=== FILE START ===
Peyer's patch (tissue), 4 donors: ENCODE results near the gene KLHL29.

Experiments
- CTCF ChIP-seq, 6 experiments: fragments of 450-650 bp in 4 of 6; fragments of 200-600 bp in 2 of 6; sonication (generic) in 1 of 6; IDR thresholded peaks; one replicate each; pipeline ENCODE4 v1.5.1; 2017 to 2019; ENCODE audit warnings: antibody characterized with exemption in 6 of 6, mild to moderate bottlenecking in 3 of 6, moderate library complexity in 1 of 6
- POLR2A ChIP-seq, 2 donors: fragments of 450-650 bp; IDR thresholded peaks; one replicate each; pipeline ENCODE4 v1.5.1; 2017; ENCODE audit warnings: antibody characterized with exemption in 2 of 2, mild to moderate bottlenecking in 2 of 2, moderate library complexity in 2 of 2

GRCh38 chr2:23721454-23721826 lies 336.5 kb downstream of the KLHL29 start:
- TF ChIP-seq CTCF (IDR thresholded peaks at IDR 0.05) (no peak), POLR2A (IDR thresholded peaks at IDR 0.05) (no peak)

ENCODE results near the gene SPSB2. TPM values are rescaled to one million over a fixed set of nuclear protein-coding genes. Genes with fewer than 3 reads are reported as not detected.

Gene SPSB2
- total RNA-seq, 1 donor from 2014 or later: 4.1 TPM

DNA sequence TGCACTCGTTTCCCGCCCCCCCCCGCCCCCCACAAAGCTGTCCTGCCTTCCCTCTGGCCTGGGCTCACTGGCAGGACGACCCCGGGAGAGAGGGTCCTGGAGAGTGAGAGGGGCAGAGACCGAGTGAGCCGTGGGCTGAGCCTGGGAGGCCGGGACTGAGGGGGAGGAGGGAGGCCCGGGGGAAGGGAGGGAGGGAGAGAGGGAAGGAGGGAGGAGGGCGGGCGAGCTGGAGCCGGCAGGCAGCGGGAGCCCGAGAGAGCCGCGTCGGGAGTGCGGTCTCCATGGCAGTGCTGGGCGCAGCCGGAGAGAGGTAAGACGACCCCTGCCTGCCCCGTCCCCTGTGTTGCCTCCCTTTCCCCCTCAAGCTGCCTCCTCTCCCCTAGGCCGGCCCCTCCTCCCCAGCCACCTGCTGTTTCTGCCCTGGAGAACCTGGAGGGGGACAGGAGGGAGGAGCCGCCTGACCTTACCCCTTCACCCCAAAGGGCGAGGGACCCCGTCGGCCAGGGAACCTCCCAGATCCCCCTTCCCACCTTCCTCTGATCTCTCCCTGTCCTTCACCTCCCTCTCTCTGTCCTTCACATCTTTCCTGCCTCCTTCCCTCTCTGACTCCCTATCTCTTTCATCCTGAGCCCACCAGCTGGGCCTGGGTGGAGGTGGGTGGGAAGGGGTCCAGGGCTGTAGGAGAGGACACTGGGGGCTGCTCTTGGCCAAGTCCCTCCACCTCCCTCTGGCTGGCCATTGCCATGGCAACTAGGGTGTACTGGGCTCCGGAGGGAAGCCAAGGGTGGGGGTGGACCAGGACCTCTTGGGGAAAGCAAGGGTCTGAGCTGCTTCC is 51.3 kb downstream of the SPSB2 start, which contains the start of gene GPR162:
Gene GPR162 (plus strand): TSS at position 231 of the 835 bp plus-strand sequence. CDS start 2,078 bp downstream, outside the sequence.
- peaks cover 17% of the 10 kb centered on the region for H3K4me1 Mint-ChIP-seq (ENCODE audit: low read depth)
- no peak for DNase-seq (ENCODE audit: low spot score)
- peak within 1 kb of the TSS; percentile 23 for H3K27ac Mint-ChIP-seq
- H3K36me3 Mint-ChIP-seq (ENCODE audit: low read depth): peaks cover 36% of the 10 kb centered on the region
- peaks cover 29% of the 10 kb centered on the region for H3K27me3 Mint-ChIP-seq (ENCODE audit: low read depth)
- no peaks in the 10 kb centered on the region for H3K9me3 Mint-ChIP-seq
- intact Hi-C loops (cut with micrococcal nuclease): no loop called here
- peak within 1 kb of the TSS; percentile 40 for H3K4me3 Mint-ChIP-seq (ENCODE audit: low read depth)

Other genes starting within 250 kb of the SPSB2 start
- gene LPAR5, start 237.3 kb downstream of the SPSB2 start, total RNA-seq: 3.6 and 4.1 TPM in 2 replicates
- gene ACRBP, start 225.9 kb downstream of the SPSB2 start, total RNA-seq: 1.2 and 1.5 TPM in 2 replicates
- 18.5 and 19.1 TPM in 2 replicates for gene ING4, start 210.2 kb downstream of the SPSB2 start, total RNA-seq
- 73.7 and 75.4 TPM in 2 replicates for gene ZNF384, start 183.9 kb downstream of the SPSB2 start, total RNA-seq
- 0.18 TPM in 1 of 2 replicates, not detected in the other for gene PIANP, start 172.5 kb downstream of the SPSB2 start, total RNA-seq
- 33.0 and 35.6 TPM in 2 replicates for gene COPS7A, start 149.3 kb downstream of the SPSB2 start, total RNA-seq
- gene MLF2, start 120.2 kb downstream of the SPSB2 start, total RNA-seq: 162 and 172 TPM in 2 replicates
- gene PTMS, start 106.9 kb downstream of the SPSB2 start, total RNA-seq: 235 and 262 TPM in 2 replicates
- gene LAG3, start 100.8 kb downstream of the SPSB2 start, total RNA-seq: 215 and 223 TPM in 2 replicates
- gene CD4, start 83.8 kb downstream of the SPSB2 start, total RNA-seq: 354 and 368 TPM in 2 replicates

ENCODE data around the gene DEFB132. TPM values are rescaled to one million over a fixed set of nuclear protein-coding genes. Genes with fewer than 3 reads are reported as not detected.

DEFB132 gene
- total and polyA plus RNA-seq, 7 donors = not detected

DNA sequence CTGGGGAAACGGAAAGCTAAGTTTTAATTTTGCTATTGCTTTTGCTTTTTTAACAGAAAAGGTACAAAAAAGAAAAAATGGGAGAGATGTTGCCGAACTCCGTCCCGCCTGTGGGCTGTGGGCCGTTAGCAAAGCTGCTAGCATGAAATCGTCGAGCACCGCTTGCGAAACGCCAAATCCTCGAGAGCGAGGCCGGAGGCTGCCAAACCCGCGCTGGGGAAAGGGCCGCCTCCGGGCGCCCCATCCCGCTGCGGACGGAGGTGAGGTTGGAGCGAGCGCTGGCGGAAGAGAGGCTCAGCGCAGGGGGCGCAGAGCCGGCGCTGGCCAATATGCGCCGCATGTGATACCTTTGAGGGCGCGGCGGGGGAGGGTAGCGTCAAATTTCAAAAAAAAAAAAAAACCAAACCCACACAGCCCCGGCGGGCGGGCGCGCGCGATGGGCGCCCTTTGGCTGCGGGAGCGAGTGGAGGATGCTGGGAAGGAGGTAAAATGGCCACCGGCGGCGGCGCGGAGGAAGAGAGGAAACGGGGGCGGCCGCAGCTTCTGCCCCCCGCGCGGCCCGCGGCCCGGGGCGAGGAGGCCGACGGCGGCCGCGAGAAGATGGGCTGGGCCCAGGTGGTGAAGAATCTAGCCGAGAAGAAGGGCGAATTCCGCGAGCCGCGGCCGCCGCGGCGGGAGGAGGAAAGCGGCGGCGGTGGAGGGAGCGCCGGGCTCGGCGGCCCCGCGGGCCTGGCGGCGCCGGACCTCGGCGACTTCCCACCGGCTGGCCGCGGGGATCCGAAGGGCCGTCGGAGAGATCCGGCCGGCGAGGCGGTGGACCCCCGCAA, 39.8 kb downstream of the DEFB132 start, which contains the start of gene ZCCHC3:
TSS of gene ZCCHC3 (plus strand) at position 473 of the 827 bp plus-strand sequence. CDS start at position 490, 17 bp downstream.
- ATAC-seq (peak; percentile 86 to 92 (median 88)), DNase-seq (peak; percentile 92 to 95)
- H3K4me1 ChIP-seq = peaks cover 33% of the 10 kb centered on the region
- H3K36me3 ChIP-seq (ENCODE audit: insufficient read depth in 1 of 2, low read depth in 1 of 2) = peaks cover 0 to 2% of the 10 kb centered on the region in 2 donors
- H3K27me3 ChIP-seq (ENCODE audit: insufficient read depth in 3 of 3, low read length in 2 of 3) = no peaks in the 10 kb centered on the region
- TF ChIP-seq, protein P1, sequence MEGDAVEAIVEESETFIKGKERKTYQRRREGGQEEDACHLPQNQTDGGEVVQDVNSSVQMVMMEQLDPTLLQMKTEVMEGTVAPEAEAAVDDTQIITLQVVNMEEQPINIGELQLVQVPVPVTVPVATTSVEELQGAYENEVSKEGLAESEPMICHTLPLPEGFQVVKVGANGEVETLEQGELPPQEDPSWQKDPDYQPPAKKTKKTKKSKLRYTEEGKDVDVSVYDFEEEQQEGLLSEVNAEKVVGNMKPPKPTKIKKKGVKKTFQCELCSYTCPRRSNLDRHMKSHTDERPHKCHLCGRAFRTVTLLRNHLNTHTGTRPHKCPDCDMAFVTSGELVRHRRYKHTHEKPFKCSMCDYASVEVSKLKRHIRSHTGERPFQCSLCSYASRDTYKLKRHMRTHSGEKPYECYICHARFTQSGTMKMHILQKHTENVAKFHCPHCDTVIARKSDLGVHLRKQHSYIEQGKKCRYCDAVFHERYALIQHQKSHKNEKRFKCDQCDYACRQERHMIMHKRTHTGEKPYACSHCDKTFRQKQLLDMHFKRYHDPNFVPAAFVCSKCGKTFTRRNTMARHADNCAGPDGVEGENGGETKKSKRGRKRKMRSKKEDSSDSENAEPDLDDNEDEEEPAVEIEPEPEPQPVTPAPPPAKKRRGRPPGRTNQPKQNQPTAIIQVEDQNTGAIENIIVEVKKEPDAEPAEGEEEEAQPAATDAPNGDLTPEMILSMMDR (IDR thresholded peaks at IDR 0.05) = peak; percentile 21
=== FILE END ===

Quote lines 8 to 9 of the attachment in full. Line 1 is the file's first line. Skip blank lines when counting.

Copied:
Gene SPSB2
- total RNA-seq, 1 donor from 2014 or later: 4.1 TPM